Notes from the MLA: Rural Crime Strategy shows importance of working together

Danielle Larivee
MLA for Lesser Slave Lake

Panic. Anger. Frustration. Anyone who has had something stolen knows those feelings. And how intense they can be.

I’ve had my own experience of shock and helplessness, years ago, when someone took a motorbike from our garage. The theft itself was worrying, but I immediately thought about my home and family.

Rural crime is a concern for a lot of Albertans. Theft and property crime has increased these past few years.

When I see posts about stolen quads and break-ins at shops from friends on Facebook, I get angry. And when people talk to me about it, they want to know what the Alberta government is doing.

I tell them that every Albertan deserves to feel safe in their own home.

As someone who has felt the sting, I’m committed to advocating for doing more to prevent rural crime.

I also tell them that my friend and colleague, Justice Minister Kathleen Ganley, is passionate about keeping Alberta safe. She’s listening to rural Albertans and has taken action. In consultation with the RCMP, our government developed a seven-point action plan to address rural crime last year, putting more resources into rural Alberta and into keeping people safe.

In rural communities, this has meant more boots on the ground. In our courts, it has meant more Crown prosecutors working to turn charges into convictions.

It has also meant a special task force that targets repeat offenders and resources to make it easier for police to share information.

Earlier this month, Alberta RCMP gave an update six months into our Rural Crime Strategy.

We’re starting to see promising results. Rural property crime is down 11 per cent compared to last year. Between January and July, there were 366 fewer break and enters, 648 fewer vehicle thefts, and 2,358 fewer thefts in RCMP jurisdictions across the province. Province-wide, we’ve seen a decrease of 25 per cent from July 2017 to July 2018.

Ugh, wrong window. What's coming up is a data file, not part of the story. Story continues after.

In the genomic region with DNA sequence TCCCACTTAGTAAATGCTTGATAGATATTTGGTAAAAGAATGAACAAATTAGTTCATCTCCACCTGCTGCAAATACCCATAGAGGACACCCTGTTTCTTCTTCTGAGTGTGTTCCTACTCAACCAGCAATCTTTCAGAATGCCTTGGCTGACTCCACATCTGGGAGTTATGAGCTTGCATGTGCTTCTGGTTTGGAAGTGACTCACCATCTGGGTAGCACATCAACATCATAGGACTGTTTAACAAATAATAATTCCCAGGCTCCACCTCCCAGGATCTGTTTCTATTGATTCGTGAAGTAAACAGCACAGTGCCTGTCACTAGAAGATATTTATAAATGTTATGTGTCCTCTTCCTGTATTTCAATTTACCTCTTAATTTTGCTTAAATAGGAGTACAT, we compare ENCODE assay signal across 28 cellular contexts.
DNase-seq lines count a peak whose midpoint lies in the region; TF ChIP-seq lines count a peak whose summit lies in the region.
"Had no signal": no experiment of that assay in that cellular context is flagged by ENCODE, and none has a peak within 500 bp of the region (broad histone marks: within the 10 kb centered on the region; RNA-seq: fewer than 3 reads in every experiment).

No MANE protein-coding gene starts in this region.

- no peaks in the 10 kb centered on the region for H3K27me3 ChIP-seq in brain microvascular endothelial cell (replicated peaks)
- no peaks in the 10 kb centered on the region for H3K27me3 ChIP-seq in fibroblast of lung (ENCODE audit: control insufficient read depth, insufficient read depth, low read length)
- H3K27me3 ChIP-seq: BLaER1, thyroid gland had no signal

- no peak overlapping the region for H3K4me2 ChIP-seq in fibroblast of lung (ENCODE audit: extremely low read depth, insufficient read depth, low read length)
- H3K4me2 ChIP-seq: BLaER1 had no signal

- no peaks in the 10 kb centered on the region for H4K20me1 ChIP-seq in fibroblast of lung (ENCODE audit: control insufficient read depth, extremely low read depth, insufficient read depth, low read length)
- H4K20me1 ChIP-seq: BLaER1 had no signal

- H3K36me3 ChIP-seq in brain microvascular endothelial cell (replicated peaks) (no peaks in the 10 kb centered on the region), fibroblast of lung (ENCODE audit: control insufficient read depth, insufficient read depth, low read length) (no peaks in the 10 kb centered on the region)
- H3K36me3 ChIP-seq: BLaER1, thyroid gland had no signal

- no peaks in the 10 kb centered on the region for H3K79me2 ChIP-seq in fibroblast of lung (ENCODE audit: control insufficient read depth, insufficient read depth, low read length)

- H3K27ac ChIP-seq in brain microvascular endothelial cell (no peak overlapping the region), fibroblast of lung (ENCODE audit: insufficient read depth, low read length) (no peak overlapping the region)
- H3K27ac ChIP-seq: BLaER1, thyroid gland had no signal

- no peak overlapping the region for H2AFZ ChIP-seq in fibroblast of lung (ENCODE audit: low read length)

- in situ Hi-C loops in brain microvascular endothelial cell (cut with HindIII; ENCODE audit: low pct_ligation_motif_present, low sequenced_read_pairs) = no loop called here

Integrated crime reduction units have been particularly helpful, with specialized police officers targeting frequent fliers and prolific offenders.

Since launching in February, these crime reduction units have made more than 500 arrests and laid more than 1,600 charges.

When I see these numbers, I know that these aren’t just statistics. The numbers mean more than what won’t be stolen. What’s really important is that Albertans feel safer in their own homes. When Albertans step out the front door, I don’t want them wondering what they’ll come back to.

I’m glad that we’re on the right track. Thanks to a strategic $10-million investment, Alberta RCMP are better able to address crime right where it happens. And Crown prosecutors are better able to make sure repeat offenders are caught and put behind bars.

When people ask me about rural crime, we also talk about what won’t work.

Getting angry doesn’t solve anything if there isn’t a plan to work together.

While Jason Kenney and the UCP talk a lot about rural crime, they’re simultaneously threatening cuts to frontline services.

It’s clear that Jason Kenney is more interested in playing politics than working together to find solutions. When it came to taking action on our Rural Crime Strategy, they voted against increasing funding to rural police. Twice.

Anyone who has ever had something stolen knows that it can make you feel helpless.

The emotions can be surprisingly strong. And they stay with you.

Panic. Anger. Frustration. I know what it’s like. There is still work to do. Thefts still happen. And because thieves are opportunists looking for valuable items with fewer eyes watching, rural Alberta still faces higher risks of theft.

But by working together with police and the courts, we are standing up for rural Alberta.

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